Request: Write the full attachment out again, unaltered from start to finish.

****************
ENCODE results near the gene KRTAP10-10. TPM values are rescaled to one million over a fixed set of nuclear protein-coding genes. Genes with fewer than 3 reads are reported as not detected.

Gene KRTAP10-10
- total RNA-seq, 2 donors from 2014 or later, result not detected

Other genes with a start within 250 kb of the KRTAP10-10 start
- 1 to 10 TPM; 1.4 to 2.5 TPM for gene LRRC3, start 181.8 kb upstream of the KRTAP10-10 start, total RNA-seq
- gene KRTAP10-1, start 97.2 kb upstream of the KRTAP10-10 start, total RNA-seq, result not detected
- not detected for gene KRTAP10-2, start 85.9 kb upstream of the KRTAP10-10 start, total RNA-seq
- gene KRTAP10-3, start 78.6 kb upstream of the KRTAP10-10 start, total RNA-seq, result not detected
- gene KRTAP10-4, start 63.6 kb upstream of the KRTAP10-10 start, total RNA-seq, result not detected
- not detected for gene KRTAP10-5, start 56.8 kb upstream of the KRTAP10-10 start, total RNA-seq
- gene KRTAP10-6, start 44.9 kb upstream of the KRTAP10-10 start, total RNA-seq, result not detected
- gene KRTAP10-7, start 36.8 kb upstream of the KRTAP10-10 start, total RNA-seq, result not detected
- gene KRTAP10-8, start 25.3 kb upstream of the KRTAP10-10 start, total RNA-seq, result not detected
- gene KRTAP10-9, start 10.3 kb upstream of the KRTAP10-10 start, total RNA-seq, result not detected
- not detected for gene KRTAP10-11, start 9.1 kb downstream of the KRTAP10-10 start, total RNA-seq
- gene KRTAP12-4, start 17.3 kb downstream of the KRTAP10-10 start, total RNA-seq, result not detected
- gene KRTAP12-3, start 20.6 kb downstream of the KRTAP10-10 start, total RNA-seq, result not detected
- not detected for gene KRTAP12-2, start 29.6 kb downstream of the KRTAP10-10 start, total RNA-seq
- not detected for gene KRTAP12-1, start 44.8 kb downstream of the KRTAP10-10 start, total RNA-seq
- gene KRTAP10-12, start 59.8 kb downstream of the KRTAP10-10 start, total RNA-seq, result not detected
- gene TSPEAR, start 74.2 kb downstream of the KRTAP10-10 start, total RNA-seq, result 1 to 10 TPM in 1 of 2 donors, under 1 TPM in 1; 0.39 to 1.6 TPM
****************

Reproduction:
ENCODE results near the gene KRTAP10-10. TPM values are rescaled to one million over a fixed set of nuclear protein-coding genes. Genes with fewer than 3 reads are reported as not detected.

Gene KRTAP10-10
- total RNA-seq, 2 donors from 2014 or later, result not detected

Other genes with a start within 250 kb of the KRTAP10-10 start
- 1 to 10 TPM; 1.4 to 2.5 TPM for gene LRRC3, start 181.8 kb upstream of the KRTAP10-10 start, total RNA-seq
- gene KRTAP10-1, start 97.2 kb upstream of the KRTAP10-10 start, total RNA-seq, result not detected
- not detected for gene KRTAP10-2, start 85.9 kb upstream of the KRTAP10-10 start, total RNA-seq
- gene KRTAP10-3, start 78.6 kb upstream of the KRTAP10-10 start, total RNA-seq, result not detected
- gene KRTAP10-4, start 63.6 kb upstream of the KRTAP10-10 start, total RNA-seq, result not detected
- not detected for gene KRTAP10-5, start 56.8 kb upstream of the KRTAP10-10 start, total RNA-seq
- gene KRTAP10-6, start 44.9 kb upstream of the KRTAP10-10 start, total RNA-seq, result not detected
- gene KRTAP10-7, start 36.8 kb upstream of the KRTAP10-10 start, total RNA-seq, result not detected
- gene KRTAP10-8, start 25.3 kb upstream of the KRTAP10-10 start, total RNA-seq, result not detected
- gene KRTAP10-9, start 10.3 kb upstream of the KRTAP10-10 start, total RNA-seq, result not detected
- not detected for gene KRTAP10-11, start 9.1 kb downstream of the KRTAP10-10 start, total RNA-seq
- gene KRTAP12-4, start 17.3 kb downstream of the KRTAP10-10 start, total RNA-seq, result not detected
- gene KRTAP12-3, start 20.6 kb downstream of the KRTAP10-10 start, total RNA-seq, result not detected
- not detected for gene KRTAP12-2, start 29.6 kb downstream of the KRTAP10-10 start, total RNA-seq
- not detected for gene KRTAP12-1, start 44.8 kb downstream of the KRTAP10-10 start, total RNA-seq
- gene KRTAP10-12, start 59.8 kb downstream of the KRTAP10-10 start, total RNA-seq, result not detected
- gene TSPEAR, start 74.2 kb downstream of the KRTAP10-10 start, total RNA-seq, result 1 to 10 TPM in 1 of 2 donors, under 1 TPM in 1; 0.39 to 1.6 TPM